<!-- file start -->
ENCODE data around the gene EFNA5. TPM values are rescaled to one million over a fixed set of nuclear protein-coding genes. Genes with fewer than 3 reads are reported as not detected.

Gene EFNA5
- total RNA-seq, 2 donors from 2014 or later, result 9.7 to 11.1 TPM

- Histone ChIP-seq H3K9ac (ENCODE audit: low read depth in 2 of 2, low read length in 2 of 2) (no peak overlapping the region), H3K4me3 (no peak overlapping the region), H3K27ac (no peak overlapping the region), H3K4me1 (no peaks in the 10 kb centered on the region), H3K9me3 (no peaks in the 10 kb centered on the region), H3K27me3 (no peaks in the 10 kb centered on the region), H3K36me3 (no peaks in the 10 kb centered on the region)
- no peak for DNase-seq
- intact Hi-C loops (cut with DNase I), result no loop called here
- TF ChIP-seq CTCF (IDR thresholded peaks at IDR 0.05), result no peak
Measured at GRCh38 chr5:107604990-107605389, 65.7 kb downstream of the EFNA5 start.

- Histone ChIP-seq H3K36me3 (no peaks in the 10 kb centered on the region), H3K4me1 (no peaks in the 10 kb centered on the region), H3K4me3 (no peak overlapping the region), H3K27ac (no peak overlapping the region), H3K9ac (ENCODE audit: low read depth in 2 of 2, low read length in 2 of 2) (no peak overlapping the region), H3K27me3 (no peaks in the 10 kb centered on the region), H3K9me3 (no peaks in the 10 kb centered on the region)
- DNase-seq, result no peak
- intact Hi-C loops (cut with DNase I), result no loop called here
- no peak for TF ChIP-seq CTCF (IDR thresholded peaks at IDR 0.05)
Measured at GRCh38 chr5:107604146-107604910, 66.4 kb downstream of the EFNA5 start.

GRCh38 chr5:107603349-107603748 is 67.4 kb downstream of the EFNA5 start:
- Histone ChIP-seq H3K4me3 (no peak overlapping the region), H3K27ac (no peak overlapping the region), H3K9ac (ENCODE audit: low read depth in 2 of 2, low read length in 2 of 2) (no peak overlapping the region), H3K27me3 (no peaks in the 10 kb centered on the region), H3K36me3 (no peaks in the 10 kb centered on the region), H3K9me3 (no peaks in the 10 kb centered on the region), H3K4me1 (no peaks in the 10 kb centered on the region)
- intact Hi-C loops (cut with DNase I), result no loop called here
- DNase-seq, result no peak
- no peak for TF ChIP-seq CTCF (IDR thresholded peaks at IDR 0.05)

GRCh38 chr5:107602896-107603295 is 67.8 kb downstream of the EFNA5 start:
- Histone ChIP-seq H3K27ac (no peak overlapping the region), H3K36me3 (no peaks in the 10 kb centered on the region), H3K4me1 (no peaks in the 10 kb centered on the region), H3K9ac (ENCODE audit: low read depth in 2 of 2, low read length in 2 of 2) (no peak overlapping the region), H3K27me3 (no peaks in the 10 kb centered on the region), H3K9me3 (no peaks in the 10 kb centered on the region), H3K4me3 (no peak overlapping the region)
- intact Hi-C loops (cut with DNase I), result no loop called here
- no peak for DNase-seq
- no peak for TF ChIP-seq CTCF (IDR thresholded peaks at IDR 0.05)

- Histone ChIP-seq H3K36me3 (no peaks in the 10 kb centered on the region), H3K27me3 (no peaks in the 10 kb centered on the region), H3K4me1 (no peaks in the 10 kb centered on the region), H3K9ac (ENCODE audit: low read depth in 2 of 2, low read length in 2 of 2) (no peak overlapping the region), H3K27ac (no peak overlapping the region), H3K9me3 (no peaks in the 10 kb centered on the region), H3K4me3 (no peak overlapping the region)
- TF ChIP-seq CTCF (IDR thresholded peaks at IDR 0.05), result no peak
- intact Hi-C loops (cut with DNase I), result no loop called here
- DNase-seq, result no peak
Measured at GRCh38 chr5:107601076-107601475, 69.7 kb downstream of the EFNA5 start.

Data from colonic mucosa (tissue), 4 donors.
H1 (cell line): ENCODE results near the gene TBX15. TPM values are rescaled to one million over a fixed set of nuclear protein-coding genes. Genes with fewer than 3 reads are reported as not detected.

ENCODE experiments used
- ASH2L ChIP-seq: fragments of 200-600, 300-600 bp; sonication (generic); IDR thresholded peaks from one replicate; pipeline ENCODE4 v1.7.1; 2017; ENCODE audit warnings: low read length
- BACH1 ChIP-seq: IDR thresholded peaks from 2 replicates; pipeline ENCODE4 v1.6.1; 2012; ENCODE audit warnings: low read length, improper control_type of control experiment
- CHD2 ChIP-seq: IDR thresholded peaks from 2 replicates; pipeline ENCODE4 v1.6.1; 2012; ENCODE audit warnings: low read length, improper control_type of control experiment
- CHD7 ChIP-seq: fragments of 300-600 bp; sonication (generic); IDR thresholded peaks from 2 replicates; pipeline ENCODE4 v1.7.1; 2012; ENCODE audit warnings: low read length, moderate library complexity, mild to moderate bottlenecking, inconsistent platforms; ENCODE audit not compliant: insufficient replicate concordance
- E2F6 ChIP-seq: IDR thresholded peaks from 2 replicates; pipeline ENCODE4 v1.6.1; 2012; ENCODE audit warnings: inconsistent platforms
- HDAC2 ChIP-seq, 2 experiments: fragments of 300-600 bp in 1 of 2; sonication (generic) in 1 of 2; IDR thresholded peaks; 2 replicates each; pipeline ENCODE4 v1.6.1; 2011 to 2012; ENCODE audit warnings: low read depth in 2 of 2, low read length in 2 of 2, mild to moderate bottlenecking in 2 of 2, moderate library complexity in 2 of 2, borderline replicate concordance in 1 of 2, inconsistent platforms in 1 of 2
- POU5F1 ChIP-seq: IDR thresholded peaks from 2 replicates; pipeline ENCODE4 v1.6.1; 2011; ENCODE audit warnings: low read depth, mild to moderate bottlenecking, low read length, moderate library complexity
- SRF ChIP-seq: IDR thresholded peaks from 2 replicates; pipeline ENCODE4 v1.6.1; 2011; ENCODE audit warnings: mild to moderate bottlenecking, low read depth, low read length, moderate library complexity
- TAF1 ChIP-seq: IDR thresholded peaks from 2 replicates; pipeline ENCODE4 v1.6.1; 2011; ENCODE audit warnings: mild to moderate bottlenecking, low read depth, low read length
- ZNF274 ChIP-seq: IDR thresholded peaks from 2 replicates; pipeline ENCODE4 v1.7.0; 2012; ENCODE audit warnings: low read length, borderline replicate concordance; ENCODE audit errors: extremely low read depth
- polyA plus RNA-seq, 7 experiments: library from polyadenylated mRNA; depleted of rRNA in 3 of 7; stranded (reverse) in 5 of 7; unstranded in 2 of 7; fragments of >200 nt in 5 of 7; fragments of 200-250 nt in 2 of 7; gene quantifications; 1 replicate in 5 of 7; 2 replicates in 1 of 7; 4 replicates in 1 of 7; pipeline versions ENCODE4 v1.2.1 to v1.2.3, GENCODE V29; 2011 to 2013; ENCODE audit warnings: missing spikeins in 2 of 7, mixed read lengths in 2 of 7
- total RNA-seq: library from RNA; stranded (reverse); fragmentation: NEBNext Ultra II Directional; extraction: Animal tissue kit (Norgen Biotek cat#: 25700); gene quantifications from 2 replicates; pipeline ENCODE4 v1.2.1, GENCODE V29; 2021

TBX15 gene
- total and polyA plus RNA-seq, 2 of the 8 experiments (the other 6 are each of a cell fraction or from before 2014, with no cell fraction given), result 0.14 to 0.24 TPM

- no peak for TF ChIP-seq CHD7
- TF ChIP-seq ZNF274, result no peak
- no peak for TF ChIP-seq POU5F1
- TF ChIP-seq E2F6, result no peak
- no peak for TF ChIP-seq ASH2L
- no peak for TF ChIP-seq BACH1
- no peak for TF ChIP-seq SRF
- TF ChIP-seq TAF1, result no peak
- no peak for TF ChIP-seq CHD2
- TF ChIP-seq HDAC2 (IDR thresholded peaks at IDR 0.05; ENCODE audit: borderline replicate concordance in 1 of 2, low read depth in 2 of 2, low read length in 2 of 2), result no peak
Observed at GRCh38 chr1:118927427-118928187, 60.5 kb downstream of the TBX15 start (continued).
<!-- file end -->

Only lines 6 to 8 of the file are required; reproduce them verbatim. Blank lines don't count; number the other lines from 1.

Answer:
- intact Hi-C loops (cut with DNase I), result no loop called here
- TF ChIP-seq CTCF (IDR thresholded peaks at IDR 0.05), result no peak
Measured at GRCh38 chr5:107604990-107605389, 65.7 kb downstream of the EFNA5 start.